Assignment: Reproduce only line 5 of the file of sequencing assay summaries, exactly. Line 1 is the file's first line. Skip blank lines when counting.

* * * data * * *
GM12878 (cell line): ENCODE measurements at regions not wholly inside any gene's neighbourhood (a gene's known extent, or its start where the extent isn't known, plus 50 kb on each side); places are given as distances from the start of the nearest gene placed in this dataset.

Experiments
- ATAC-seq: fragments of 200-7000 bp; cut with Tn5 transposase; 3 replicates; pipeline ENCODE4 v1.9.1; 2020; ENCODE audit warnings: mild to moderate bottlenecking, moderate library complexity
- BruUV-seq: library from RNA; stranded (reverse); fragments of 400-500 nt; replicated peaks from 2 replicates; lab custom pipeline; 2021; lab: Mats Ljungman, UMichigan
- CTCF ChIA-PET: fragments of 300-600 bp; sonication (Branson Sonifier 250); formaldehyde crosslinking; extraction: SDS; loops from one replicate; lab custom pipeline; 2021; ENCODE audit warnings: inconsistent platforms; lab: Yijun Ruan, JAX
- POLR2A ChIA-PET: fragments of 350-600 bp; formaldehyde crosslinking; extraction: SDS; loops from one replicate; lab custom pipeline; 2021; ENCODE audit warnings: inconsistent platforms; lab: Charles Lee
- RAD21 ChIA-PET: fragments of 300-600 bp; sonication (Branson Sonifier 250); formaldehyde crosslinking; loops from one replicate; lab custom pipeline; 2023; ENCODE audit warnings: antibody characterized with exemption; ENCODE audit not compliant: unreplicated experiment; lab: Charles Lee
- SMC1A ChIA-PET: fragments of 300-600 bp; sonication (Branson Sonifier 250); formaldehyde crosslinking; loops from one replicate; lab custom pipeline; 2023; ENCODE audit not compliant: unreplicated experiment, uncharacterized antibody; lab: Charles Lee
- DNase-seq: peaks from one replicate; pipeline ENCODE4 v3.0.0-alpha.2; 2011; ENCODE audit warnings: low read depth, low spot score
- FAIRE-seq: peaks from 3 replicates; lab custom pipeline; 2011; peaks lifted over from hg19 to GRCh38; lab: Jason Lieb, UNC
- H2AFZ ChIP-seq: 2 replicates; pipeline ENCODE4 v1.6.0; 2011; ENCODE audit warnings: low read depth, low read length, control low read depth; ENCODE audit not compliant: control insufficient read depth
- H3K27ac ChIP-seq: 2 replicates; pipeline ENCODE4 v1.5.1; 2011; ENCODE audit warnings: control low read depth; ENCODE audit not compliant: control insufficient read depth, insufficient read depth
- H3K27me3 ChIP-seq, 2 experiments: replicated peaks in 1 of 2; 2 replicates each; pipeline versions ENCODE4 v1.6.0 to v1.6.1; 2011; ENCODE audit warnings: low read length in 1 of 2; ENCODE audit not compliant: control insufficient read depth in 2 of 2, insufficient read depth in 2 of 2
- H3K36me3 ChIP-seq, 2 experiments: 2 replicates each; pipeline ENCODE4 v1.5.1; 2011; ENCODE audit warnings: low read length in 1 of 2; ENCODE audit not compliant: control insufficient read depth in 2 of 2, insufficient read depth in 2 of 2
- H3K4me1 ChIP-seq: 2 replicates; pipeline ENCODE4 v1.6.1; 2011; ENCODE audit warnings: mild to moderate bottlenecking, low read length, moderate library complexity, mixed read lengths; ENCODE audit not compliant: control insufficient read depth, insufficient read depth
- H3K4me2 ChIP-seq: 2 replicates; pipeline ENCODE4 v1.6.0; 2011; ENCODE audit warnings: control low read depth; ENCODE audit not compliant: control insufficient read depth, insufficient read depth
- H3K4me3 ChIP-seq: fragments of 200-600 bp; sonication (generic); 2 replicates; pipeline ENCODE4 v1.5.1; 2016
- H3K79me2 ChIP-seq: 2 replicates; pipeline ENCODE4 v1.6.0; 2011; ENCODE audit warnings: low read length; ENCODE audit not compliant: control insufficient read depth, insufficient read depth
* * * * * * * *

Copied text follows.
- CTCF ChIA-PET: fragments of 300-600 bp; sonication (Branson Sonifier 250); formaldehyde crosslinking; extraction: SDS; loops from one replicate; lab custom pipeline; 2021; ENCODE audit warnings: inconsistent platforms; lab: Yijun Ruan, JAX